The Heavenly Joy of Only Murders in the Building

Robert Hubbard

When reflecting on a well-made mystery like Season 2 of Hulu’s Only Murders in the Building, most reviewers focus on the twists and turns. For me, however, the series offers more than a satisfying whodunit. Guided by the unique comic vision of series’ co-creator and co-star Steve Martin, Only Murders supplements the murder-mystery genre with delightful and unpredictable spasms of irrepressible joy—hysterical flashes that may indeed offer a glimpse of the kingdom of heaven.

One example occurs in Episode 4, when the intergenerational heroes of the series—Oliver (Martin Short), Charles (Steve Martin), and Mabel (Selena Gomez)—wait in anticipation for the opening of a bathroom door in Charles’ apartment. As they watch, Oliver, the flamboyant out-of-work theater director turned podcaster, gently reminisces: “You know, when I was a kid, and I was in the bathroom too long, my Grammy would knock on the door and say, ‘Oliver? Would you like me to come in there and rub some Vaseline on your rectum?’”

And just like that, I become 12-years-old again, riding waves of laughter that I cannot control and do not fully understand. The laughter reaches deep into my 53-year-old body and forces me to hit pause on the episode, lest I miss another disarmingly hilarious line. To be clear, this quip, expertly delivered by Short, in no way advances the plot nor is its meaning remotely clear. But, at least for me, the line (and a dozen others like it throughout the season) transcends such concerns.

The joyful mirth echoes similar fits of laughter that took place in my childhood basement over 40 years ago, when my best friend and I gleefully watched a young Steve Martin, along with a young Dan Ackroyd, play a pair of “wild and crazy guys” on reruns of Saturday Night Live. The joyful response mirrors Martin’s silly standup routines from the 1970s, which included his frenetic dancing as King Tut. My jubilant laughter follows similar outbursts spanning four decades of treasured non-sequiturs that pepper Martin’s best films, from The Jerk to Roxanne to L.A. Story to Bowfinger.

Only Murders supplements the murder-mystery genre with delightful and unpredictable spasms of irrepressible joy.

Christians often do not know what to do with comedy. C.S. Lewis’ playful description of how humor interacts with the soul, which can be found in The Screwtape Letters, might explain my response to Martin’s comic stylings. In Lewis’ epistolary novella, Wormwood, an apprentice demon, receives on-the-job training from his uncle, a senior devil named Screwtape. After observing that the human in his charge enjoys a good laugh, Wormwood inquires if demons can harness comedy to seduce humans toward sin. In response, Screwtape places humor onto a hierarchy of holiness. The highest form of humor is “joy,” described by Screwtape as “the facility with which the smallest witticisms produce laughter,” the cause of which is often unclear. According to Screwtape, “something like this [joy] occurs in Heaven—a meaningless acceleration in the rhythm of celestial experience, quite opaque to us.” Of course, the senior demon advises his trainee to steer humans away from such moments of incorruptible comic exuberance, stating, “Laughter of this kind does us no good and should always be discouraged.”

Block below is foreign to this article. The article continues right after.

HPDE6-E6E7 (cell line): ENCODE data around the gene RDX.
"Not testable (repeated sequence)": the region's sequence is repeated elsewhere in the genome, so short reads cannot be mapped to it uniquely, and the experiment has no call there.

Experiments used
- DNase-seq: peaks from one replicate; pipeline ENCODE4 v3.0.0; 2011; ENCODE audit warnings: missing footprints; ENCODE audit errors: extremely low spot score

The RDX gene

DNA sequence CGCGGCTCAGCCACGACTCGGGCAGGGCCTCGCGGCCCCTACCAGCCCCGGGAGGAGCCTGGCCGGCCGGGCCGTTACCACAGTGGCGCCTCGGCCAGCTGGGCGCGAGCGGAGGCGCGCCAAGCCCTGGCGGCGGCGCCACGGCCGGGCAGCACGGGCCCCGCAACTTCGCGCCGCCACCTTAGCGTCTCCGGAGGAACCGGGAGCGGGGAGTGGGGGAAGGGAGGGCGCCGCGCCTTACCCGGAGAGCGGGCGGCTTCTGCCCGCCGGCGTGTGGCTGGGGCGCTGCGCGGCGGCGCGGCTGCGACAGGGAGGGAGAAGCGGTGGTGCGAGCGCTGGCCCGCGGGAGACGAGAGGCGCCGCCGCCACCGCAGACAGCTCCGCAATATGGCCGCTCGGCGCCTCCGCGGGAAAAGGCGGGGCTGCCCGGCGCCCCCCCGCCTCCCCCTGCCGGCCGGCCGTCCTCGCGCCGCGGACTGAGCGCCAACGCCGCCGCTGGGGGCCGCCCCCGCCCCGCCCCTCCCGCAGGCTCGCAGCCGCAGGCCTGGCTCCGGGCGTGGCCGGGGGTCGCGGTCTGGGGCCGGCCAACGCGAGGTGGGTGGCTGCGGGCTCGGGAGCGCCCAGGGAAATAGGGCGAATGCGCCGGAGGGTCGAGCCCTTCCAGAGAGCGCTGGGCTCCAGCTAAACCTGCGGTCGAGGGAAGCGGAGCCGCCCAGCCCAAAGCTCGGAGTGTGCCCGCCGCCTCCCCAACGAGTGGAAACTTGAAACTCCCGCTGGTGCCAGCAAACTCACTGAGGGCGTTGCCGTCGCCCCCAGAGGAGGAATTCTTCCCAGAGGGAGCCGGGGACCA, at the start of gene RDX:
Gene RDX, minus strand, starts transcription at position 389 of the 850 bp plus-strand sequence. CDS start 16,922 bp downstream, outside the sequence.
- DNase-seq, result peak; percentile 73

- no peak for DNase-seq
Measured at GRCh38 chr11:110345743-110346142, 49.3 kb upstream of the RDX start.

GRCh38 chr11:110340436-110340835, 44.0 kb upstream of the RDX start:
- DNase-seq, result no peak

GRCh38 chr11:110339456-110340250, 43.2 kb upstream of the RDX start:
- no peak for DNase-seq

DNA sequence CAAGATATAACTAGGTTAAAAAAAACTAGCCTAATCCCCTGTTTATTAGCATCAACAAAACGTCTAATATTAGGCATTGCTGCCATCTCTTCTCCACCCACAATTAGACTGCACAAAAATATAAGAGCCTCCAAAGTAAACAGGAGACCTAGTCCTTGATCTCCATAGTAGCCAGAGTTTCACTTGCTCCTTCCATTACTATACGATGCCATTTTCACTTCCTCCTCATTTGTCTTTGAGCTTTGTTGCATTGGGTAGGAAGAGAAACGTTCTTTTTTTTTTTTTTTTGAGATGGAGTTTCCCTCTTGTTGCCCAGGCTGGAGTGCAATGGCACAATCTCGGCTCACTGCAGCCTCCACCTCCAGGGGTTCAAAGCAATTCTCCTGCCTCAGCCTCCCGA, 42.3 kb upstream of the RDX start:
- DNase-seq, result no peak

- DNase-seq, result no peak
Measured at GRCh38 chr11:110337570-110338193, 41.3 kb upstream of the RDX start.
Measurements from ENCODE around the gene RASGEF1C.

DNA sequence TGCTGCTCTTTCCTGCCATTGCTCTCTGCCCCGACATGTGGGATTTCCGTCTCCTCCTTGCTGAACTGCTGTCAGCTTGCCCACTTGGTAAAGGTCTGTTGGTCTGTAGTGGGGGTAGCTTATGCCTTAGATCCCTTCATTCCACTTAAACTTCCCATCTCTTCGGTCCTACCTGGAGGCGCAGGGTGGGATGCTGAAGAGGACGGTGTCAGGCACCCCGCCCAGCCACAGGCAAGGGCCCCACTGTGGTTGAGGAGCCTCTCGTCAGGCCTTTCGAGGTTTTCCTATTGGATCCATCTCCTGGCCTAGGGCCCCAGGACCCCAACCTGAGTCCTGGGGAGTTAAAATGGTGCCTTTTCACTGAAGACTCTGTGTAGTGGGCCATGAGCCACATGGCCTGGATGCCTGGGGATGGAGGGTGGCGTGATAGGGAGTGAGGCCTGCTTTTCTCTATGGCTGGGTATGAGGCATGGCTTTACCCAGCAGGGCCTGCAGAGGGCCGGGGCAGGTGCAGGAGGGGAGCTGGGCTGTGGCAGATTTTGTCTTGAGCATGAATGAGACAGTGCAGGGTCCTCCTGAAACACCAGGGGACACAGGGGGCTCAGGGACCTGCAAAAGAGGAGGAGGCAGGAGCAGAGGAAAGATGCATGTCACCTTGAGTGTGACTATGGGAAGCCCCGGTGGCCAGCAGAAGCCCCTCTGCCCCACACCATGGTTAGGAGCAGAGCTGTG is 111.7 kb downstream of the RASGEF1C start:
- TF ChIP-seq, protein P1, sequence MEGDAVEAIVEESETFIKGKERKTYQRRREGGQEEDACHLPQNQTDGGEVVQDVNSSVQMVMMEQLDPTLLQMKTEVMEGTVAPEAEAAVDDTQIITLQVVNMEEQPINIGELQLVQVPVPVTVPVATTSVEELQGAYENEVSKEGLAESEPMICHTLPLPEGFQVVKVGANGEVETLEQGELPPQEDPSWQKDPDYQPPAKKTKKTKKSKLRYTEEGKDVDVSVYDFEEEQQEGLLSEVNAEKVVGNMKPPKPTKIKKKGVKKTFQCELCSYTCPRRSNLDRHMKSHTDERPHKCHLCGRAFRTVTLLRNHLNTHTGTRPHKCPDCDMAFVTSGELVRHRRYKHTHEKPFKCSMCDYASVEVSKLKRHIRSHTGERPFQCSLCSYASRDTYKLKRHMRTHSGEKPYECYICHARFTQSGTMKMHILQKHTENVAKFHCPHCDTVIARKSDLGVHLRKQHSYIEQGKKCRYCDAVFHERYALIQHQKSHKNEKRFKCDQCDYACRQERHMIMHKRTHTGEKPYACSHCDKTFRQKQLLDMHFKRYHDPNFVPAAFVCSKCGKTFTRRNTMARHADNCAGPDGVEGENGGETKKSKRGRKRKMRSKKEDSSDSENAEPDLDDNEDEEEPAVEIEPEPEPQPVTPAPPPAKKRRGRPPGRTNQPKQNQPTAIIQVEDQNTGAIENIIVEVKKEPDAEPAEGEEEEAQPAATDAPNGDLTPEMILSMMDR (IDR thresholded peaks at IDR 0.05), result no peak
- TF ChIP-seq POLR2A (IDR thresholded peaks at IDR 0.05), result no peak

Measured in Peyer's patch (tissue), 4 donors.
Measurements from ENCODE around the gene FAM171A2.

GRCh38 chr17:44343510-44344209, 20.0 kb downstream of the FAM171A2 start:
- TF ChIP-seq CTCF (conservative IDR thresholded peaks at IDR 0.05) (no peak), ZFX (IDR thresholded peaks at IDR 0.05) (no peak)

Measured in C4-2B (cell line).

Admittedly, much of Martin’s comedy also fits into Lewis’ less-holy humor categories (fun, joke proper, and flippancy in descending order of holiness). Yet Martin often evokes Lewis’ description of joy in the way it elicits unexpected laughter. A philosophy major in college and professed agnostic, Martin knows his comedy is different. In his autobiography, Born Standing Up, he describes a breakthrough that revolutionized his approach. Having grown weary of traditional comic setups as a young comedian, he asked himself, “What if there were no punch lines? What if there were no indicators? What if I created tension and never realized it? What if I headed for a climax but all I delivered was an anticlimax?”

In Episode 8 of Season 2, another “anticlimax” occurs for me when a lonely and awkward neighbor, Howard (Michael Cyril Creighton), innocently professes his passion for the musical genre of “yodelshop.” Howard’s attraction to “a classic genre of barbershop harmonies punctuated by the ancient alpine art of distance yodeling” does nothing to reveal the identity of Season 2’s murderer, but oh my, the giggles that result—especially when the entire building collectively yodelshops Simon and Garfunkel’s “The Sound of Silence.” Moments like this lead viewers toward what Screwtape describes as “a meaningless acceleration in the rhythm of celestial experience. . .” Absurd silliness gifts us a glimpse of the inexplicable joy promised in the coming kingdom.

Both seasons of Only Murders in the Building offer viewers much to love. In addition to being a fine addition to the comedy-mystery subgenre, Curt Beech’s elegant production design and Siddhartha Khosla mood-evoking score elevate the series well above the standard fare. And the deep and genuine affection on display between old collaborators Martin and Short pulsates throughout the series like a love letter to friendship. But, at least for me, the most unique, odd, and wonderful feature of the show reveals itself in other ways. Once or twice during each episode, a loveable character utters a silly and abstract line that delightfully destroys my composure. It may well portend the joy of eternity.

Topics: TV